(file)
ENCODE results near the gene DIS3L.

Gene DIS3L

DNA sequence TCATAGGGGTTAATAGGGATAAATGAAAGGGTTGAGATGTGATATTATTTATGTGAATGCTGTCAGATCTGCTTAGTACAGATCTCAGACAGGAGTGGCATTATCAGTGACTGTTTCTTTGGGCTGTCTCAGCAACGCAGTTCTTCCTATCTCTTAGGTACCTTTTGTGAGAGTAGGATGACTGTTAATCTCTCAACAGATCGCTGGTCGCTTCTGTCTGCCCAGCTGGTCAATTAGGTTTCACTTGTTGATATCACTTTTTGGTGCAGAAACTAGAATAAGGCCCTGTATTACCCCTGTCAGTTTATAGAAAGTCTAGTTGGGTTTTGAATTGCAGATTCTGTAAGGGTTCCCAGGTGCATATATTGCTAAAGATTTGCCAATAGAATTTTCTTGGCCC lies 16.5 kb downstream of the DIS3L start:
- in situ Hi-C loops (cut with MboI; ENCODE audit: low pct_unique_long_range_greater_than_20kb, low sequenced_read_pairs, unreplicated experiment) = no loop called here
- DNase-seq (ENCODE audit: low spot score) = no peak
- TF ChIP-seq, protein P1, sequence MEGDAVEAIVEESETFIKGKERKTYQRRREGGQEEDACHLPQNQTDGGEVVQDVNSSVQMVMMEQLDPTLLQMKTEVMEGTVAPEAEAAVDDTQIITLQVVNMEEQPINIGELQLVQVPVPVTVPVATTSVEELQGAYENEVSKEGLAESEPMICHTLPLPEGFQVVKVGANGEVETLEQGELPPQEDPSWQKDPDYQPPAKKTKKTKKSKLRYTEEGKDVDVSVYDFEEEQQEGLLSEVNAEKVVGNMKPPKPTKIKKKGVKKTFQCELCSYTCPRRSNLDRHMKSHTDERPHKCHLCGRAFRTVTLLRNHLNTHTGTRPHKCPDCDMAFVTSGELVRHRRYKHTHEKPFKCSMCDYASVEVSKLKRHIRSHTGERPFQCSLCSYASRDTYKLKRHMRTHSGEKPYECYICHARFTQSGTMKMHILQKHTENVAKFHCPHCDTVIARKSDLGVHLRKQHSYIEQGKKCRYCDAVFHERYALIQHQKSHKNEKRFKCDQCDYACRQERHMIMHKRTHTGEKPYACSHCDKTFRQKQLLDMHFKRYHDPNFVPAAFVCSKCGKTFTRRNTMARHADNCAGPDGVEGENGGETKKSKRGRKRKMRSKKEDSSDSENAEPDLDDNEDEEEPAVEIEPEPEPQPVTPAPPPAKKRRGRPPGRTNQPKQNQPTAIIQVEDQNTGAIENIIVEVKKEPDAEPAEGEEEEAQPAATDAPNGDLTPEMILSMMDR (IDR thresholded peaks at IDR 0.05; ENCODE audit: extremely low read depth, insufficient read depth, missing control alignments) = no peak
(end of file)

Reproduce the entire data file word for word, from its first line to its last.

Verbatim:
ENCODE results near the gene DIS3L.

Gene DIS3L

DNA sequence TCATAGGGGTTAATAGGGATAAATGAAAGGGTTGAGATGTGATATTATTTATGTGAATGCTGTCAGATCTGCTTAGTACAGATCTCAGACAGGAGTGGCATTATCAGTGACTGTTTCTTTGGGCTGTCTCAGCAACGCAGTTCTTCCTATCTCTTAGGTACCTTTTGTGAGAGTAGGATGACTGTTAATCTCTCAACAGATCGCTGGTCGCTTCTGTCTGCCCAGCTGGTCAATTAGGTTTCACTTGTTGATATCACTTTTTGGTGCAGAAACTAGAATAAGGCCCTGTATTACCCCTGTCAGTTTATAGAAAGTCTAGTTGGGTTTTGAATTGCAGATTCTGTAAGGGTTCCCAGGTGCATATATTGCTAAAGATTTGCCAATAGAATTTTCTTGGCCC lies 16.5 kb downstream of the DIS3L start:
- in situ Hi-C loops (cut with MboI; ENCODE audit: low pct_unique_long_range_greater_than_20kb, low sequenced_read_pairs, unreplicated experiment) = no loop called here
- DNase-seq (ENCODE audit: low spot score) = no peak
- TF ChIP-seq, protein P1, sequence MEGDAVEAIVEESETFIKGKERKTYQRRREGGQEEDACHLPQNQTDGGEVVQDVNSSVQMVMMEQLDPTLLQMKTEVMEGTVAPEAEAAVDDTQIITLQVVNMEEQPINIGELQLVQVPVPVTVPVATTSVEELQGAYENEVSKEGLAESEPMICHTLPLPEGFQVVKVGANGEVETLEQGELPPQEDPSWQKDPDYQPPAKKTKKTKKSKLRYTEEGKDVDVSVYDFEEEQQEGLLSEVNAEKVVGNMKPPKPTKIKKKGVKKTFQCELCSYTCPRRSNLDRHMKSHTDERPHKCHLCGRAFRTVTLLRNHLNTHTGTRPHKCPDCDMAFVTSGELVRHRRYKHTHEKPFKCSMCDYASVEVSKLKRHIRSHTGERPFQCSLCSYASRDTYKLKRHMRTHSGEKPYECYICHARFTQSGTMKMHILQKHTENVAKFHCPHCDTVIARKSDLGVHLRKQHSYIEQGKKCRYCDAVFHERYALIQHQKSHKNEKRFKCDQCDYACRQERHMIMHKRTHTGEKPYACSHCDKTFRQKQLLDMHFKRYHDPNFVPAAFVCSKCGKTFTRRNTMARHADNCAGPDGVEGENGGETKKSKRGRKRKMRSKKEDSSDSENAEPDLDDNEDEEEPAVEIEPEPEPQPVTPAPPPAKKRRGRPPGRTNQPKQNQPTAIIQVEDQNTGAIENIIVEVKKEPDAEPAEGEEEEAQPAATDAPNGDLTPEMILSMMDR (IDR thresholded peaks at IDR 0.05; ENCODE audit: extremely low read depth, insufficient read depth, missing control alignments) = no peak